Preferably, the metal oxides used according to the invention are aluminum (III) oxides, titanium (IV) oxides and silicon (IV) oxides, such as silicas prepared by wet-chemical methods, for example precipitated silica, or silica gels, or aluminum oxides, titanium dioxides or silicon dioxides produced in processes at elevated temperature, such as, for example, fumed aluminum oxides, titanium dioxides or silicas, with fumed silica being particularly preferred.
Preferably, the fumed silicas are silanized fumed silicas with a methanol number of less than 70.
Very particular preference is given to, in part, metal oxides wettable with water, as described in EP 1433749 A1.
In this connection, the mean particle size of the finely divided particles or optionally aggregates of the particles is less than the mean particle size of the polymer particles comprising at least one polymerization product of a polyaddable, polycondensable or polymerizable siloxane and/or silane without the finely divided particles.
The mean particle size of the particulate solids used is less than 1000 nm, preferably between 10 nm and 800 nm, more preferably between 50 nm and 500 nm and most preferably between 75 nm and 300 nm, in each case measured as the mean hydrodynamic equivalent diameter by means of photon correlation spectroscopy at 173° backscattering using a nanosizer ZS from Malvern.
The methanol number of the particulate solids used is less than 70, preferably less than 65 and more preferably less than 60. Preferably, the methanol number of the silanized silicas used is less than 70, preferably less than 65 and more preferably less than 60. To determine the methanol number, defined mixtures of water with methanol are prepared and then the surface tensions of these mixtures are determined using known methods. In a separate experiment, these water-methanol mixtures are coated with defined amounts of particles and shaken under defined conditions (for example gentle shaking by hand or using a tumble mixer for about 1 minute). Determinations are made on the water-alcohol mixture in which the particles just still do not sink in and the water-alcohol mixture with a higher alcohol content in which the particles just sink in. The surface tension of the latter alcohol-water mixture gives the critical surface energy γcrit as a measure of the surface energy γ of the particles. The methanol content in water gives the methanol number.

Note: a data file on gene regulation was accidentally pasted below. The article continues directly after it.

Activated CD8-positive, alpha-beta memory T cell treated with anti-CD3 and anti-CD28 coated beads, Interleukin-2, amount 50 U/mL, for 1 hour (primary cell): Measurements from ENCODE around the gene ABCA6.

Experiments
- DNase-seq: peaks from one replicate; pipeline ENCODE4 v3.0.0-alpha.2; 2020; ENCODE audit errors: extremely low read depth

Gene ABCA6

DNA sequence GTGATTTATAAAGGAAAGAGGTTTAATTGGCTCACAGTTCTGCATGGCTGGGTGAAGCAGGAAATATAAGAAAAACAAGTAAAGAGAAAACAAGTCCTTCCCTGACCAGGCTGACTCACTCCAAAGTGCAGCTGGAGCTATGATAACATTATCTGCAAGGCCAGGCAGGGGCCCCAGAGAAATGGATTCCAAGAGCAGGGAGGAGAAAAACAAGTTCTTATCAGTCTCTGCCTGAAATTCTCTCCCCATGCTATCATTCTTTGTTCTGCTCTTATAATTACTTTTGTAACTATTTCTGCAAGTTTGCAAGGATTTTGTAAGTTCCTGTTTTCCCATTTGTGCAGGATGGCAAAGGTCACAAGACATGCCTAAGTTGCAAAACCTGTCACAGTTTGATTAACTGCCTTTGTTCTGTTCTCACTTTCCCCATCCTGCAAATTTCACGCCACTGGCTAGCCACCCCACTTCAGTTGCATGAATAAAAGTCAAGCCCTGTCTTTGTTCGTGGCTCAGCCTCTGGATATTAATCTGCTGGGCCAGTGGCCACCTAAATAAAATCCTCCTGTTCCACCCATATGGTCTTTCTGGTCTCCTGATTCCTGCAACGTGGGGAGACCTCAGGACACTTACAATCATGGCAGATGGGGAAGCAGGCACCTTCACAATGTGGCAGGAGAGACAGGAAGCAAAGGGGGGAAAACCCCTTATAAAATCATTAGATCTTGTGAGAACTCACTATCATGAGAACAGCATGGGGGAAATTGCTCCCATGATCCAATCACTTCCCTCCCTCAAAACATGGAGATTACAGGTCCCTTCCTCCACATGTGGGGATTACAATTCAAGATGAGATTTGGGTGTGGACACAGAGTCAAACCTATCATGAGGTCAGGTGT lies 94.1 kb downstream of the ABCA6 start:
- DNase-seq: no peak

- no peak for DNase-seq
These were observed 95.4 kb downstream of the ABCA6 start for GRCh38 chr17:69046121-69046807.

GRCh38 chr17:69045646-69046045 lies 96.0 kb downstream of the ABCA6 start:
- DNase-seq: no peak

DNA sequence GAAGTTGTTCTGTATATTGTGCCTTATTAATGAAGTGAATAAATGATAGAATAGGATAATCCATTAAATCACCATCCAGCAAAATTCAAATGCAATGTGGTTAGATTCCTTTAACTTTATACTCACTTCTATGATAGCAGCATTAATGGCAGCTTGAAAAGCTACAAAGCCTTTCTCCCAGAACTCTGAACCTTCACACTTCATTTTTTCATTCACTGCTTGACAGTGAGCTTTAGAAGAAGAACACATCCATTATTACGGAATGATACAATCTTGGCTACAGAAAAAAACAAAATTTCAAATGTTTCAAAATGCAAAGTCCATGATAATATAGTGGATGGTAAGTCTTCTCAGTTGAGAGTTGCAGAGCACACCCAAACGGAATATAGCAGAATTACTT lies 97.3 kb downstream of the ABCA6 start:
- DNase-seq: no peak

The carbon content of the particulate solids used is greater than 0% by weight, preferably 0.1-4% by weight, more preferably 0.25-3.5% by weight and most preferably 0.5-3% by weight, measured by means of elemental analysis on the dry particulate solids.
To produce the particles according to the invention, any method is suitable which involves at least the two steps:
1. Preparation of a three-phase mixture of a continuous phase in which the siloxane or silane is not soluble or with which it is not miscible and a discontinuous siloxane or silane phase, where the continuous and discontinuous siloxane or silane phases are separated from one another by the finely divided metal oxides, which themselves form the third phase.
The invention provides a method for producing particles, characterized in that an oil phase comprising at least one polyaddable, polycondensable or polymerizable siloxane of the general formula (1)